Source: Episcopal Life
The Archbishop of Canterbury, Dr. Rowan Williams, June 9 hosted religious leaders of different faiths to discuss the power of multi-religious cooperation to combat poverty and achieve the United Nations Millennium Development Goals. Williams is a co-president of Religions for Peace, the largest multi-religious coalition.
"Mobilizing the world's religious communities in common action is critically important at a time when the human family faces grave threats to peace, such as violent conflict, extreme poverty, and climate change," Williams said in his address to members of the global Religions for Peace network at Lambeth Palace.
"If the international community is to meet its collective commitment to halve poverty and hunger by 2015, religious communities must work together on the basis of shared moral concern and marshal their considerable capacity for advocacy and for service delivery, particularly in the field of education, to alleviate poverty," the Archbishop said, observing that U.K. religious leaders and Anglican bishops from around the world will join in a Walk of Witness in London on July 24 to demonstrate their determination to help end extreme poverty across the globe.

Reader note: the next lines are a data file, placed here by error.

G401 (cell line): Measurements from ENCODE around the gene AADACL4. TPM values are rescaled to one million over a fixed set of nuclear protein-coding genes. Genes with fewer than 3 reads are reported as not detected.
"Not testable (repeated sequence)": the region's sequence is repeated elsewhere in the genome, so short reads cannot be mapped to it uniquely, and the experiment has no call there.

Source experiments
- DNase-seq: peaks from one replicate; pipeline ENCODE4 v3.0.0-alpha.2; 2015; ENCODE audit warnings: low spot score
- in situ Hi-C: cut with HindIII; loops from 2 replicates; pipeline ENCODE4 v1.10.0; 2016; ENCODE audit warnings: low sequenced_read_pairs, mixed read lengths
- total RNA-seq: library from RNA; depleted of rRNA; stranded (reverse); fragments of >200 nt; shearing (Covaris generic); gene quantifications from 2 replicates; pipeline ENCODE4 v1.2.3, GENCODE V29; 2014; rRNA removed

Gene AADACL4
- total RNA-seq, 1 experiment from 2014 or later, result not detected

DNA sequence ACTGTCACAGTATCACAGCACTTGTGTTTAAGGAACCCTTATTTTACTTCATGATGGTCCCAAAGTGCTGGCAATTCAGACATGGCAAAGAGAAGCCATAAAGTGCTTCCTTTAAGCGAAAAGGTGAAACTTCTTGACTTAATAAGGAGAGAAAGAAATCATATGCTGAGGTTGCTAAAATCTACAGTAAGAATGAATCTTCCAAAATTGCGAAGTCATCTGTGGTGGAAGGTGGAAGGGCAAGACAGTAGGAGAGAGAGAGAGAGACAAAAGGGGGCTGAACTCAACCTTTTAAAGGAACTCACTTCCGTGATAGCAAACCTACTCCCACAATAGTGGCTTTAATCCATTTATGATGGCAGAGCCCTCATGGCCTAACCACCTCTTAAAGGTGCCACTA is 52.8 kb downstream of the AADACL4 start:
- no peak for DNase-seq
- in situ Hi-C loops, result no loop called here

The archbishop highlighted the potential of faith-based education to create a culture of peace and spoke out against violence targeting religious communities and institutions.
"When prominent religious leaders of all faiths, like the Archbishop of Canterbury, exercise their moral authority by speaking out and acting together, they can have a decisive impact on issues such as violent conflict, extreme global poverty and deteriorating food security," said the Very Rev. Leonid Kishkovsky, moderator of Religions for Peace and director of external affairs for the Orthodox Church in America. "Multi-religious cooperation is essential for building peace wherever it is threatened."